Having completed research for Navigant Research’s forthcoming report, Smart Grid Communications Security, I’m now into the writing and modeling phase. As you might expect, the topic of IP-based communication came up a lot during the interviews. There is nothing approaching consensus about IP in Smart Grids, and everyone has an opinion. Whenever I’m having trouble getting someone to talk, all I have to do is mention either IP or Linux, and then the floodgates open. Dirty trick, I know, but it works.
So what do people think about IP in smart grids? Well first, let me clarify that I mean all of smart grids. Not only smart metering, but transmission networks, substations, and distribution networks too. There appear to be three schools of thought:
The first school holds that because IP is widely available and well-known, it is a good thing. There are lots of technicians, and plenty of commercial off-the-shelf (COTS) products available to support it. IP’s near ubiquity is a giant leap in the direction of interoperability. I will remind readers at this point that utilities tell me that they want more than interoperability; they want interchangeability. In this view, proprietary protocols merely hinder progress. In the worst case, proprietary protocols become handcuffs, making exit costs so high that utilities may be stuck forever with a given vendor. Having been a product portfolio manager in a past life, I can assure you that this is no accident.
The second school holds that because IP is widely available and well-known, it is a bad thing. Such a widespread installed base means that there are many more people who understand how to attack IP, and many more COTS tools to attack it with – although sourcing those tools can be trickier and will probably land you on some intelligence agencies’ watch lists. Personally I find this viewpoint overly paranoid – and keep in mind, as a cyber security professional, I am paid to be paranoid. It takes an awful lot for me to think of something as too paranoid.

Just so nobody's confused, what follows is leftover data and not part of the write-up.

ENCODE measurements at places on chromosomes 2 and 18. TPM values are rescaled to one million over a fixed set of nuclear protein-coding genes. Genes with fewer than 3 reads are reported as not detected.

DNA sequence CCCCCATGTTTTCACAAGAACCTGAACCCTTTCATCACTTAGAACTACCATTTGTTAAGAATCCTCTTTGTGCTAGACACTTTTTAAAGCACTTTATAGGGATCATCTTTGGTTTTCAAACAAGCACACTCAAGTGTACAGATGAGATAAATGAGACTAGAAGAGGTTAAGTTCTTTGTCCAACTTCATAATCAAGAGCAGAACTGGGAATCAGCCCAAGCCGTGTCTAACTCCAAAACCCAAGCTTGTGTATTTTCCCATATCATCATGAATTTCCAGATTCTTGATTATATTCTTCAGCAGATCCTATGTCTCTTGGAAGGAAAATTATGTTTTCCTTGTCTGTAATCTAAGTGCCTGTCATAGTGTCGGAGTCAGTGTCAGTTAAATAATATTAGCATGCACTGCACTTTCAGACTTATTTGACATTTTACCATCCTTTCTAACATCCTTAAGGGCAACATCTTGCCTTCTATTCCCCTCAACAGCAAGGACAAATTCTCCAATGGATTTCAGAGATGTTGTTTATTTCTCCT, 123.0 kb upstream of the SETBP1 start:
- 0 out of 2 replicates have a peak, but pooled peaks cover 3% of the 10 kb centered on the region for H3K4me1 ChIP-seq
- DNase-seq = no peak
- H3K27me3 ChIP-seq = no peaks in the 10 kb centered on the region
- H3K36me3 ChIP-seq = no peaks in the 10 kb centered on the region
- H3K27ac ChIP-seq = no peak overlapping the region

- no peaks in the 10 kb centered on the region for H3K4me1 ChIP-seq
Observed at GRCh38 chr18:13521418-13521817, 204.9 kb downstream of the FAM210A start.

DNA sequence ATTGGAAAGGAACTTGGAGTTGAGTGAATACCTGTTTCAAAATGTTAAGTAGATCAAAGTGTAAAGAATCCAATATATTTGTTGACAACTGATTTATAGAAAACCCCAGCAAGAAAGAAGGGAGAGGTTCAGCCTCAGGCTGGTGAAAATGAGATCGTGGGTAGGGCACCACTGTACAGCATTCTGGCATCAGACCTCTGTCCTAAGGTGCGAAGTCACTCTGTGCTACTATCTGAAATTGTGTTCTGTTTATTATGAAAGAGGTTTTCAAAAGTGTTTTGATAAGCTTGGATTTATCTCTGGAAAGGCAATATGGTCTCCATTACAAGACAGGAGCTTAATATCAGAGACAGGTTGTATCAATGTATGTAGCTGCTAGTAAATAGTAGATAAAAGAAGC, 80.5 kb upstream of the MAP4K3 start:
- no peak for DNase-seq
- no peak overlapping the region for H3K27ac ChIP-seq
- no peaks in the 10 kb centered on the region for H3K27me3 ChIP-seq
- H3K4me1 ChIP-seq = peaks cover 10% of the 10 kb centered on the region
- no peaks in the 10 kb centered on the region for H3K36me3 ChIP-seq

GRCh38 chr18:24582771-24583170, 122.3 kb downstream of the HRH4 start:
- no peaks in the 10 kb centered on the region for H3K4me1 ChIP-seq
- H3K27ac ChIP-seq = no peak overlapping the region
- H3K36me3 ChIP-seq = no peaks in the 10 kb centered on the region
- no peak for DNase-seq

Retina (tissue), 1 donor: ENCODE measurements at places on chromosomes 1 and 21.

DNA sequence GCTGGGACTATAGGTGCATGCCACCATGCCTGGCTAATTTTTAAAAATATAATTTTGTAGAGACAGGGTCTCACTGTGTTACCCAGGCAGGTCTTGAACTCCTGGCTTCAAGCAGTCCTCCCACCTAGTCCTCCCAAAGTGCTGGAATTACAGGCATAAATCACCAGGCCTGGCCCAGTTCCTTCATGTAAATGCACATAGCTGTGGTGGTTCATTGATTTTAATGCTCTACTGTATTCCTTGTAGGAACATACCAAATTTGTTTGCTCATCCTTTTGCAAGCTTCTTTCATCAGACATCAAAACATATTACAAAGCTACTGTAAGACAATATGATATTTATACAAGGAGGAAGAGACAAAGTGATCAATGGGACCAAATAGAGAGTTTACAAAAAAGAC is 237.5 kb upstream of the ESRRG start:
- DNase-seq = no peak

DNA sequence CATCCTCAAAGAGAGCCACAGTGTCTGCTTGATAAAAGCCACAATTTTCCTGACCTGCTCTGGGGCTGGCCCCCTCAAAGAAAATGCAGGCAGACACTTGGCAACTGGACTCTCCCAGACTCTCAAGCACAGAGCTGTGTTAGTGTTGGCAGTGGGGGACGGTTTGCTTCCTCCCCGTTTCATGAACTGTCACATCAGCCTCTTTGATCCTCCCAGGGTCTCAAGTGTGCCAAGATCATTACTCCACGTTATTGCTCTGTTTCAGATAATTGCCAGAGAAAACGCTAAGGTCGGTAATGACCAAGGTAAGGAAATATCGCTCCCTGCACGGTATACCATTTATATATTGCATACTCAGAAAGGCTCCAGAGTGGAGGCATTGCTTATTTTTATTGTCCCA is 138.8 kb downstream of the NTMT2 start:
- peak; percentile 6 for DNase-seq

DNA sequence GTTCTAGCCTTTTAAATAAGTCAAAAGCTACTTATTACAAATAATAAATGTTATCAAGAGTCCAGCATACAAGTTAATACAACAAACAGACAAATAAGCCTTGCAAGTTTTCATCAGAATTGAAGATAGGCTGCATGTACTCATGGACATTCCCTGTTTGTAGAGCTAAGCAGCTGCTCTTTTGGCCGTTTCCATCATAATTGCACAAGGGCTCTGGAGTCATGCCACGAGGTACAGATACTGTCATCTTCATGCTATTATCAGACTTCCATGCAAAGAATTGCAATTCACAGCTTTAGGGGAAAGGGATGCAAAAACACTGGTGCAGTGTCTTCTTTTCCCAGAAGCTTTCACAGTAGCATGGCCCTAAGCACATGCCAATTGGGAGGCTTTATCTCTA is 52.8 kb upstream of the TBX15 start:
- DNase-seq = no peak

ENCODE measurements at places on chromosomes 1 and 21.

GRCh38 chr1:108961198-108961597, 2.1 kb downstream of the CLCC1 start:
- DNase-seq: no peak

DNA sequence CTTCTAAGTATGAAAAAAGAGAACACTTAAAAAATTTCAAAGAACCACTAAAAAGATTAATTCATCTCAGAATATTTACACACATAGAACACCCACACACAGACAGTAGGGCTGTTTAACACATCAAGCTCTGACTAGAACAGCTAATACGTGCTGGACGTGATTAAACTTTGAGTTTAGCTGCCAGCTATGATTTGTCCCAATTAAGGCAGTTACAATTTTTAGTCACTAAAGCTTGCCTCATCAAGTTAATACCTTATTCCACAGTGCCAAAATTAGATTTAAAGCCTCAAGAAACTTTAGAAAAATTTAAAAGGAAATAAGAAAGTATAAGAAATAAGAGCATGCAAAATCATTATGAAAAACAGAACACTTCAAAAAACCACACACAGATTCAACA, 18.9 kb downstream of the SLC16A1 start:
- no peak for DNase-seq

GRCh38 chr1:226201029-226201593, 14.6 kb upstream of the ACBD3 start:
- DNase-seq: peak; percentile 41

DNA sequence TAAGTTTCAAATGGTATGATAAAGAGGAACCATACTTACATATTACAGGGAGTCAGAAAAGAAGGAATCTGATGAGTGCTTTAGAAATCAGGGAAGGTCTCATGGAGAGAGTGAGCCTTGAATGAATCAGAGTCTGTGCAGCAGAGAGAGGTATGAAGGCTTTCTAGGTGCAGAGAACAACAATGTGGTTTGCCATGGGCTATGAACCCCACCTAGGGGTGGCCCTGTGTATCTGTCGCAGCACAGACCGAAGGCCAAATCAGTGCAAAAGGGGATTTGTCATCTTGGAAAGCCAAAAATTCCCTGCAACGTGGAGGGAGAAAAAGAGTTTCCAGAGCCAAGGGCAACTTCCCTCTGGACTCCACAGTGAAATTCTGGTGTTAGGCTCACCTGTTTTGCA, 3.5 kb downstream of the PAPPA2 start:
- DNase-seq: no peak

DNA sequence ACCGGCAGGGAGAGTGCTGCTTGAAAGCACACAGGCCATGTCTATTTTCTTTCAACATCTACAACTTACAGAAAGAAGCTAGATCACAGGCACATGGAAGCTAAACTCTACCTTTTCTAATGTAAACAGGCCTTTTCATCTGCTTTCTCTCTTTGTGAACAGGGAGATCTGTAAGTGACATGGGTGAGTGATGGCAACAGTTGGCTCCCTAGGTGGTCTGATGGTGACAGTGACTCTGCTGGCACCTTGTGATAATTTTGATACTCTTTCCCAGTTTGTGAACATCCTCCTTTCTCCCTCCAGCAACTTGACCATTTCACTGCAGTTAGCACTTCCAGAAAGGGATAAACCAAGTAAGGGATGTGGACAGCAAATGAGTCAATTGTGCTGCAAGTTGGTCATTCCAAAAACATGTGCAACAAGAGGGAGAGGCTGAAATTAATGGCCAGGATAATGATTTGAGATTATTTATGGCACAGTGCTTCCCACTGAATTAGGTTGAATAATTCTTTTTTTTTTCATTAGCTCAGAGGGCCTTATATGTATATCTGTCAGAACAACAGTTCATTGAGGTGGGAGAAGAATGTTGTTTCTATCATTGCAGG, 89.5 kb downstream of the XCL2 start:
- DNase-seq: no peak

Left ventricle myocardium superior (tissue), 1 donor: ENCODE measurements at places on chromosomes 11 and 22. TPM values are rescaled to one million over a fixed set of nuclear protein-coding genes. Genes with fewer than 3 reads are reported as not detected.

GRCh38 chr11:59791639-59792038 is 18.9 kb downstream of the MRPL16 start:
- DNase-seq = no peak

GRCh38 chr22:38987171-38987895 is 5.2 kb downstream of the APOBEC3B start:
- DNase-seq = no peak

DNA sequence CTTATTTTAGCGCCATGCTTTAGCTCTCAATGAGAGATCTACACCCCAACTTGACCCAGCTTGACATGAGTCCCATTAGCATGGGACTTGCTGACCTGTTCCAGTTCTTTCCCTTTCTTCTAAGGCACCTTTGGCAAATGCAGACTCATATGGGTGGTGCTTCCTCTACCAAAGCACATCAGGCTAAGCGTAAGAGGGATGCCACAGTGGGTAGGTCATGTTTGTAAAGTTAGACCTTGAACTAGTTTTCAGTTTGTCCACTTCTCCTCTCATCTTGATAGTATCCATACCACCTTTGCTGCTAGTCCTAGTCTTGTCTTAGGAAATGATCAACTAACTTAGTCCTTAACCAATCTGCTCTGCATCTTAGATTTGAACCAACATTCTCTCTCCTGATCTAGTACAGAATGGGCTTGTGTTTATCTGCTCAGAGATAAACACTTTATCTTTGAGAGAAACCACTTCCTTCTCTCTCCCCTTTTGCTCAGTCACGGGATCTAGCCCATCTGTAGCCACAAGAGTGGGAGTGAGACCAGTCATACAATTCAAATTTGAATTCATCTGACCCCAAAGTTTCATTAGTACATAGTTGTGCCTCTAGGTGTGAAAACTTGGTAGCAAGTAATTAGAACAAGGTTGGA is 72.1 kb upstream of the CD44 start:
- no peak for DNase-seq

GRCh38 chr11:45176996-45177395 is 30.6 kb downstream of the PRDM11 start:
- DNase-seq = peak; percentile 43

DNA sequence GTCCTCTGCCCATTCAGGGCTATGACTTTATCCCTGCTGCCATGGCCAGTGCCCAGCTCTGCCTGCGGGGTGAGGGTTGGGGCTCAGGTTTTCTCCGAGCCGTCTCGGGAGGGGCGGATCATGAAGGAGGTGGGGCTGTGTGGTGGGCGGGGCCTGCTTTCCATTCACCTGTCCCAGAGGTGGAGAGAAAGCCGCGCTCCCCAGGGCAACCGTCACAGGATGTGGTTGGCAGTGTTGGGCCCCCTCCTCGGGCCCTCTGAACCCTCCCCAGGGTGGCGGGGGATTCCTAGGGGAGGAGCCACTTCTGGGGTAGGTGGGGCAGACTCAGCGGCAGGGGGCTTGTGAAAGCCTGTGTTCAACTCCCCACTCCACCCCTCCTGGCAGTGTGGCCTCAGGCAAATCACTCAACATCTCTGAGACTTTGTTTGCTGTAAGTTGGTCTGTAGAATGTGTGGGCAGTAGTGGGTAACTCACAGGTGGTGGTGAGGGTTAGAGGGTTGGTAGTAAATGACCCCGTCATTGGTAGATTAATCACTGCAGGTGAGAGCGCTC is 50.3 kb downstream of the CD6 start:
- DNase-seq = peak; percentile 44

The third school simply holds that IP is widely available and well known, full stop. Therefore, it will eventually become the dominant protocol for all smart grid communications. Whether this is a good thing or a bad thing is irrelevant to these pragmatists. In their view, IP is going to happen, so let’s plan for it, rather than arguing about whether or not it is a good thing.
Me? I’m a pragmatist. Sure, there are complications. Some vendors’ IP implementation is really just their own proprietary protocol riding on top of IP. Securing IP does not provide any application-level security. And very old legacy devices cannot deploy IP, but they may still have 20 years’ service life remaining. There are approaches for that, but none completely satisfactory.
Nevertheless, IP is coming to your smart grid. Count on it. Yes there will be more attackers and a more familiar attack surface. But so what? Stuxnet proved that security-by-obscurity really is a myth. At least with IP as a standard approach, we shall all speak the same language. Surely that’s better than the alternative.
Tags: Energy Management, Smart Grid Communications, Smart Grid Security, Smart Utilities Program
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